June 14, 2005

Linux Networx tabs Bo Ewald for CEO

Author: Tina Gasperson

High performance computing has gained back one of its own now that scientist and businessman Bo Ewald has agreed to serve as chief executive officer for Linux Networx.Ewald joined Linux Networx on June 8, as the culmination of a nationwide CEO search conducted by the company's board of directors. They were looking for someone with a knack for business to help Linux Networx fulfill what they believe is its "extraordinary potential," but they also wanted someone who knows plenty about high performance computing.

Ewald seemed a natural choice. He began his career back in the late '70s as a research scientist at Los Alamos National Laboratory, and climbed from deputy group leader, to group leader, to division leader. In 1984, he joined the marketing department of Cray Research, a move that eventually landed him in the president's chair at Cray in 1994. Ewald was heavily involved with the Cray Users Group (CUG), where he was considered a legend by its members.

From there it was a short hop to SGI, thanks to a merger with Cray in 1996, where he became the chief operating officer and was responsible for "running all of SGI's business and initiating a turnaround."

In 1998 Ewald resigned from SGI and, in a move away from his roots, set to work creating a new company that didn't have anything to do with high performance computing. E-Stamp was the first internet postage service, and under Ewald's leadership it amassed $125 million in an October 1999 IPO. In 2001, E-Stamp acquired the Learn2 Corp. and changed its focus from postage to online multimedia courses for businesses. Ewald stayed until 2002, when Learn.com bought out Learn2.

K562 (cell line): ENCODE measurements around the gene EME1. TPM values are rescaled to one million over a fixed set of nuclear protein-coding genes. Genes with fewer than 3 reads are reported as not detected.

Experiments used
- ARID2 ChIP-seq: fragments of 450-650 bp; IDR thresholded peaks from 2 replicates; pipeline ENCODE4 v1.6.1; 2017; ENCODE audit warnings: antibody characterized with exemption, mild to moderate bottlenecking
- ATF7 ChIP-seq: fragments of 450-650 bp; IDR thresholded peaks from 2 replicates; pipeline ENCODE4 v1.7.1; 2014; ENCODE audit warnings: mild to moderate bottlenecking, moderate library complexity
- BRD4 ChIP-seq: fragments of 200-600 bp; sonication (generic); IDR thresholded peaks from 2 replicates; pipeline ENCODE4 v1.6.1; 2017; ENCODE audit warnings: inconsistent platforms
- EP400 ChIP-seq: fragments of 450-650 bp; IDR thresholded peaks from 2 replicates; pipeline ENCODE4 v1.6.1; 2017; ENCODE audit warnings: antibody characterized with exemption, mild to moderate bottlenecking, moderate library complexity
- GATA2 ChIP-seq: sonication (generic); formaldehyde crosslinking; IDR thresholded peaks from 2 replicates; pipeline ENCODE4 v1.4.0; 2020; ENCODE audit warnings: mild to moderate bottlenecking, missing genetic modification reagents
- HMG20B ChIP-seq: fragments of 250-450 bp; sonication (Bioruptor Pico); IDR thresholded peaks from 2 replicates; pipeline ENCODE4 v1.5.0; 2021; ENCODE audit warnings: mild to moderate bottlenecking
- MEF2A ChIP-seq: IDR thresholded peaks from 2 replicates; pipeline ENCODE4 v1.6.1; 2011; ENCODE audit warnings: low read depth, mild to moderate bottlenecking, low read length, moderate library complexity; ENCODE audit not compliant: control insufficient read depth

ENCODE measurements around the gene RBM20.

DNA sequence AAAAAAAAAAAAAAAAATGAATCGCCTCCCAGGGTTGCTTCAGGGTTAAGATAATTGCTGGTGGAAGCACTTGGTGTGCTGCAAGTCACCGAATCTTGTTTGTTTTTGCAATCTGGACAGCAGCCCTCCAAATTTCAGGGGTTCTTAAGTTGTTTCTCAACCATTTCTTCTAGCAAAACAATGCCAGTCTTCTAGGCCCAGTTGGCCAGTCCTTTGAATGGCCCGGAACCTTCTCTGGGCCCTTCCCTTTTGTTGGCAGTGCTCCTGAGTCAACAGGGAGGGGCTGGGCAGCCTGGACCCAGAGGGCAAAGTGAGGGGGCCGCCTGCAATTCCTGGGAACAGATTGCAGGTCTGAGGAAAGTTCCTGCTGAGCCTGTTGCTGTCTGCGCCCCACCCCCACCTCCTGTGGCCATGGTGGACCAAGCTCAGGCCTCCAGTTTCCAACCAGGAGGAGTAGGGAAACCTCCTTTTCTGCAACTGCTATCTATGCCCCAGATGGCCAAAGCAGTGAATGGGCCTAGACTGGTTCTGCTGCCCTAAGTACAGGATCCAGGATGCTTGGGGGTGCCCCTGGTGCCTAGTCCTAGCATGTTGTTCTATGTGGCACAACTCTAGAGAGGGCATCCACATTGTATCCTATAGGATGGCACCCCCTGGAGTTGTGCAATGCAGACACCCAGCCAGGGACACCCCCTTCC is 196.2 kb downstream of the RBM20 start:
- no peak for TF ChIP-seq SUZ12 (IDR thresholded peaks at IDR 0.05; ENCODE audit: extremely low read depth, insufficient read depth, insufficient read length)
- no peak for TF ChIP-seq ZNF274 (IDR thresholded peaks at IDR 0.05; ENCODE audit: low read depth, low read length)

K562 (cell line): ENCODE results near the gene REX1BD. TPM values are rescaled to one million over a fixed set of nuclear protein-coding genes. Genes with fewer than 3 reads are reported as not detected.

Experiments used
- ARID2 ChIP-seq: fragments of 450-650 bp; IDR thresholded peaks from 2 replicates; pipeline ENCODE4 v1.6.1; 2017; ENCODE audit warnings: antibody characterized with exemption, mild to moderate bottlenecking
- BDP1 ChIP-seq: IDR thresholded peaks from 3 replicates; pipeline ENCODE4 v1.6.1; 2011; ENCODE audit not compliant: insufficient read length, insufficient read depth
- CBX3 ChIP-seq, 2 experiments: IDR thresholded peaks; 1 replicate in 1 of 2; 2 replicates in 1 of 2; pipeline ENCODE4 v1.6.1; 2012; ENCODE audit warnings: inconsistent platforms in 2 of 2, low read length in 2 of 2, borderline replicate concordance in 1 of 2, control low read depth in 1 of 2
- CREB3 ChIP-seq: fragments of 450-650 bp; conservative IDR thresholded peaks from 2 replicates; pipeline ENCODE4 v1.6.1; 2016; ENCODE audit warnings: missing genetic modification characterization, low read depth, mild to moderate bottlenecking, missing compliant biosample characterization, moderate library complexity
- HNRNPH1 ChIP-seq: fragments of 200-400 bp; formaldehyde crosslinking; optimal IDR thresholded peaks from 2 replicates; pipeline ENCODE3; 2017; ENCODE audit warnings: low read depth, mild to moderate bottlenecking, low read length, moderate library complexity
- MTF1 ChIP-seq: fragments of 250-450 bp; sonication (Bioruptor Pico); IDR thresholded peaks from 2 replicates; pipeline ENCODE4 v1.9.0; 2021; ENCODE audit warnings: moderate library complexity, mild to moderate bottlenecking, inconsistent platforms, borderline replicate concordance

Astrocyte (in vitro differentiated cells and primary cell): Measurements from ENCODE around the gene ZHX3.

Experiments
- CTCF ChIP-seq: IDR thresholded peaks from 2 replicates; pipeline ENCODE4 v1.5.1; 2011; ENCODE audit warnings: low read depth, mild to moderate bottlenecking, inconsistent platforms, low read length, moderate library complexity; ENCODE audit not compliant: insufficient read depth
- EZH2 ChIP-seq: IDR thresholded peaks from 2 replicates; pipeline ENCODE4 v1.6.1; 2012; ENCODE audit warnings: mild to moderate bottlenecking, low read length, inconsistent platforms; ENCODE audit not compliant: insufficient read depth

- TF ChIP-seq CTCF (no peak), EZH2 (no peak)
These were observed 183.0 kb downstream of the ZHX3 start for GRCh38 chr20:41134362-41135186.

From there, Ewald's career journey found him at the Scale Eight Corp., a distributed network file storage system company where he was president and CEO. That company said it was thrilled to have someone with Ewald's past experience leading it. Yet, he was there for only a year before moving on in 2003 to Ceridian Corp., where he was the president of human resources solutions and was selected as the 2004 Human Resource Outsourcing Provider Executive of the Year.

Ewald says he moved away from high performance computing because of his desire to explore business model possibilities that were emerging with the newfound popularity of the World Wide Web. Now that's he's back in the world of HPC, Ewald says it "feels like coming home. I grew up in high performance computing and most of my professional career was shaped [there]." He had been following the success of Linux Networx "for quite some time," he says, because of the leadership position the company assumed in the industry.

Ewald says his objective as CEO of Linux Networx is to build a sustainable and healthy business simply by providing great products and service. But like any good scientist, Ewald also has some high-tech dreams. In a 1997 interview soon after he became executive vice president at SGI, he predicted, "Twenty to thirty years in the future, we'll be the first company to produce a system as usable as the one on the Star Trek Enterprise -- including a holodeck, the latest visualization graphics, the ability to access all the data in the universe... It will be easy to use, we'll be able to spin through it and do scientific analyses back and forth... we're already moving down that path." Ewald told NewsForge he still believes that day is coming for Linux and the high performance computing industry.

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